Off The Wire
Bank of Canada keeps rates steady, more cautious on pace of hikes
OTTAWA (Reuters) - The Bank of Canada kept interest rates on hold on Wednesday as expected and said there might be more room for non-inflationary growth, suggesting the pace of future hikes could be more gradual.
The central bank, which has lifted rates fives times since July 2017 as the economy strengthens and reaches capacity, repeated that more monetary tightening would be needed to help meet its 2.0 percent inflation target.
But it noted downward revisions by Statistics Canada to growth figures, together with recent macroeconomic developments, “indicate there may be additional room for non-inflationary growth.” This is a sign the economy might not be as close to capacity as previously thought.
The bank’s overnight interest rate stays at 1.75 percent, still well below the “neutral” rate of 2.5-3.5 percent where monetary policy is neither stimulative or accommodative.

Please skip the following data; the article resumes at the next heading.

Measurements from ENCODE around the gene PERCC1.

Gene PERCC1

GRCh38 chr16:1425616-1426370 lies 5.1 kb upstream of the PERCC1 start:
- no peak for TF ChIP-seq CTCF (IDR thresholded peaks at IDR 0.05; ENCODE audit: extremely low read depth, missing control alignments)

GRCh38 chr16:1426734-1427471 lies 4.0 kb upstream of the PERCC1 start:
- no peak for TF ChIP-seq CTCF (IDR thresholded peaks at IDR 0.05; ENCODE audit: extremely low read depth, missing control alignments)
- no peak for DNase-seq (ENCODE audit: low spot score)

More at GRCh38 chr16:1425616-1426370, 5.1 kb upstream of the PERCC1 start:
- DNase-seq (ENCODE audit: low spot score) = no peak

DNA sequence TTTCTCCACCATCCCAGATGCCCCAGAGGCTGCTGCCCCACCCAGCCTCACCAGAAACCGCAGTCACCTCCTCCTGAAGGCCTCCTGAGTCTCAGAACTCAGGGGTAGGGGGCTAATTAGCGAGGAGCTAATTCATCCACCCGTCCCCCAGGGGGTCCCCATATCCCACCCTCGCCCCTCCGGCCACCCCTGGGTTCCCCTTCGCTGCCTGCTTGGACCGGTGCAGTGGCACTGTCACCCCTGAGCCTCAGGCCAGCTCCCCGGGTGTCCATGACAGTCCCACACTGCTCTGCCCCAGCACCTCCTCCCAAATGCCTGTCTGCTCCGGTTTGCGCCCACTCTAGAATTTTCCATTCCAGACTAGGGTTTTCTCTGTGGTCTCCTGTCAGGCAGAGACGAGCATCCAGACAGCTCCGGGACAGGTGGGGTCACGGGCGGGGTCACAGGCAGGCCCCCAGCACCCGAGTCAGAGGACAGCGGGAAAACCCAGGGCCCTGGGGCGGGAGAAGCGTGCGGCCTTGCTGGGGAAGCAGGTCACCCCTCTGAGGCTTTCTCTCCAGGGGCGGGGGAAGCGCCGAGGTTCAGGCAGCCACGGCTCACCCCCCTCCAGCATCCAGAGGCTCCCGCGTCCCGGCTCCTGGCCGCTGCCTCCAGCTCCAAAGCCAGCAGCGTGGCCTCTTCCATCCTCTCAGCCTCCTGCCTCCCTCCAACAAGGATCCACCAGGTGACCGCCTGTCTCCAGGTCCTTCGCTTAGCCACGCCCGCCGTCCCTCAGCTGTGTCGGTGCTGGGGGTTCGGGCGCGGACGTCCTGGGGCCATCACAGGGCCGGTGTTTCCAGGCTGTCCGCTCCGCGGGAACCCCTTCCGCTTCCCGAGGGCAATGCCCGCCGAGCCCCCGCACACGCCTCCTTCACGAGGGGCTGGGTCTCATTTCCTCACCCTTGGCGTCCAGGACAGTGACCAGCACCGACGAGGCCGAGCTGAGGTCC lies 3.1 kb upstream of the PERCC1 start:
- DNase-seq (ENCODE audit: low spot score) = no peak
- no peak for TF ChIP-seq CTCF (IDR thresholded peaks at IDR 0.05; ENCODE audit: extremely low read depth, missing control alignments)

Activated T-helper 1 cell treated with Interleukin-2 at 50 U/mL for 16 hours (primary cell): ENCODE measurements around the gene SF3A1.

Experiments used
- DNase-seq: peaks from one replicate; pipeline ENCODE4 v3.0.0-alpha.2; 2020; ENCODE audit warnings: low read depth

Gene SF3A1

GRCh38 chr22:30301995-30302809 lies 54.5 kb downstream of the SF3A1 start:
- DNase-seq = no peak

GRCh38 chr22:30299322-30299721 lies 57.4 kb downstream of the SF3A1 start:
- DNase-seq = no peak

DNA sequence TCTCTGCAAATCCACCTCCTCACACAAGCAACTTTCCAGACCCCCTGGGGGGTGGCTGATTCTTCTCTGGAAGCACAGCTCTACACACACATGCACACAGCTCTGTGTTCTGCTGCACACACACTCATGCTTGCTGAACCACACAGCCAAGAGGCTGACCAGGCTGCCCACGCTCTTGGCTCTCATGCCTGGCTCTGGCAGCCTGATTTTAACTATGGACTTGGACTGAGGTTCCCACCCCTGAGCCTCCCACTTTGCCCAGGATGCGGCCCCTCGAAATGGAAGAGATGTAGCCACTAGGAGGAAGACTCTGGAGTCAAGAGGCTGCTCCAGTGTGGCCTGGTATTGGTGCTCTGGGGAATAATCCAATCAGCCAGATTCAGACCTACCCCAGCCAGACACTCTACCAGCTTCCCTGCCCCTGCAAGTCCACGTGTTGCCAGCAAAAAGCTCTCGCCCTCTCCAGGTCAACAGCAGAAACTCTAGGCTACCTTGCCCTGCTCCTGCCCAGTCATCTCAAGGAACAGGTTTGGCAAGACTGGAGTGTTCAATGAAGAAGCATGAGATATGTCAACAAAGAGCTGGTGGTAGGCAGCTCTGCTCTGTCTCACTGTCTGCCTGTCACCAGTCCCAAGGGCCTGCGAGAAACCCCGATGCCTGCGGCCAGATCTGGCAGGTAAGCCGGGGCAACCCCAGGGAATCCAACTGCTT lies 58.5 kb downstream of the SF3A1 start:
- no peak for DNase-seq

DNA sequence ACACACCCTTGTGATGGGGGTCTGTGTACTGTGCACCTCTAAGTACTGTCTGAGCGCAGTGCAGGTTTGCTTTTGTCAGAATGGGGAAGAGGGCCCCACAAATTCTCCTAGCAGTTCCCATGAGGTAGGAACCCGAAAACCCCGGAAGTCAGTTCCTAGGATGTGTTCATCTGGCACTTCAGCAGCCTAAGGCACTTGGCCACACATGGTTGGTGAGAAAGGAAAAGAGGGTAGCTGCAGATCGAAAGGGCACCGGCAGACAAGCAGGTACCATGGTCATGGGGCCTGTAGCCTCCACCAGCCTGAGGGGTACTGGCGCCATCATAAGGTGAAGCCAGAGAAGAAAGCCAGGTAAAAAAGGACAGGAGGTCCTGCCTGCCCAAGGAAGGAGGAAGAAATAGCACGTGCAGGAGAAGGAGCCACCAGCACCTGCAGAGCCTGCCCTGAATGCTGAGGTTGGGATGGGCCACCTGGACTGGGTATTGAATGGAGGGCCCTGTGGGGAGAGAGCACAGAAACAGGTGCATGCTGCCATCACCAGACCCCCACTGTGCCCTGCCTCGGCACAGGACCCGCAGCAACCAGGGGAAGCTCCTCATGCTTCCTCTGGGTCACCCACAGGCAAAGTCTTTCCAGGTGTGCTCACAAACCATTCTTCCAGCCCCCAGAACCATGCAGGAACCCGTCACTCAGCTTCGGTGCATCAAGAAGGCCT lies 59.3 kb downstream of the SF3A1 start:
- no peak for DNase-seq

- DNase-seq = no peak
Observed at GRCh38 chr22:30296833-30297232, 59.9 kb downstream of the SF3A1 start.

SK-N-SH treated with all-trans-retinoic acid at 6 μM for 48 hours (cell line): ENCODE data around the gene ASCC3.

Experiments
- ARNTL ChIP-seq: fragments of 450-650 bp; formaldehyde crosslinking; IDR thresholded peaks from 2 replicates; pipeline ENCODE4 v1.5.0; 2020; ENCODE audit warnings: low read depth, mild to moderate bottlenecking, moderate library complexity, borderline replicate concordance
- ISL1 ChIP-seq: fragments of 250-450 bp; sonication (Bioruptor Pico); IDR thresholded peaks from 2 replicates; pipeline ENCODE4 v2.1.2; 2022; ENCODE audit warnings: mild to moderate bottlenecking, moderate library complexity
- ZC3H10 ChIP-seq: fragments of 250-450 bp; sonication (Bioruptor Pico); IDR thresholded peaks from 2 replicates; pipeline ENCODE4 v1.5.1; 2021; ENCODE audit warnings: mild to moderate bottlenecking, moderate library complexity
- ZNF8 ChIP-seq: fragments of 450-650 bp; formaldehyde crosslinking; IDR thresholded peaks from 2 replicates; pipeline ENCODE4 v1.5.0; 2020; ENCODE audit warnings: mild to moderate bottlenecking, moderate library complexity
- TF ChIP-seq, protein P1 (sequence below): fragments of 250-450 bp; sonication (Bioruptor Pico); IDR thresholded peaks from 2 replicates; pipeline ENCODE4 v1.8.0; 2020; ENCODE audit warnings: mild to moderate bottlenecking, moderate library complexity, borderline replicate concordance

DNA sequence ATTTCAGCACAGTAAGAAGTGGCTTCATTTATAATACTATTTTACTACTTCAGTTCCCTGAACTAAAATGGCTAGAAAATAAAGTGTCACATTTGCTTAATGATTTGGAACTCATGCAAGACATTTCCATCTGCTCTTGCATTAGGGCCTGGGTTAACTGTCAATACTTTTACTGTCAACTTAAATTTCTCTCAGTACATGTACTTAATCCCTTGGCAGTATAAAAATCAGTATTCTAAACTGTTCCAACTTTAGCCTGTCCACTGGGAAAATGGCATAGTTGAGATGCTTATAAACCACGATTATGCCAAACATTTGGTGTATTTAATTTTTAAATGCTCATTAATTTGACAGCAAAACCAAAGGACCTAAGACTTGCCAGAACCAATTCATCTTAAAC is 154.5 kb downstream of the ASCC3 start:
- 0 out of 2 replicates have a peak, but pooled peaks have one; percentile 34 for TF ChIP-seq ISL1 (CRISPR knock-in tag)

“Governing Council continues to judge that the policy interest rate will need to rise into a neutral range to achieve the inflation target,” said the bank, predicting inflation in coming months will ease more than previously forecast as gasoline prices fall.
The appropriate pace of future hikes would depend on the effect of higher rates on consumption and housing, global trade developments, the oil price shock, the evolution of business investment “and the Bank’s assessment of the economy’s capacity”, it added.
The bank “will reassess all of these factors” in projections for the economy that it is due to release on Jan. 9, it added.
The bank said the Canadian economy had grown in line with expectations in the third quarter but data suggested less momentum going into the fourth quarter. Weaker oil prices and associated production cutbacks mean activity in the energy sector is set to be materially weaker than expected.
Prices for oil - one of Canada’s biggest exports - have fallen, and recent data showed the economy shrank in September.
Reporting by David Ljunggren; editing by Jonathan Oatis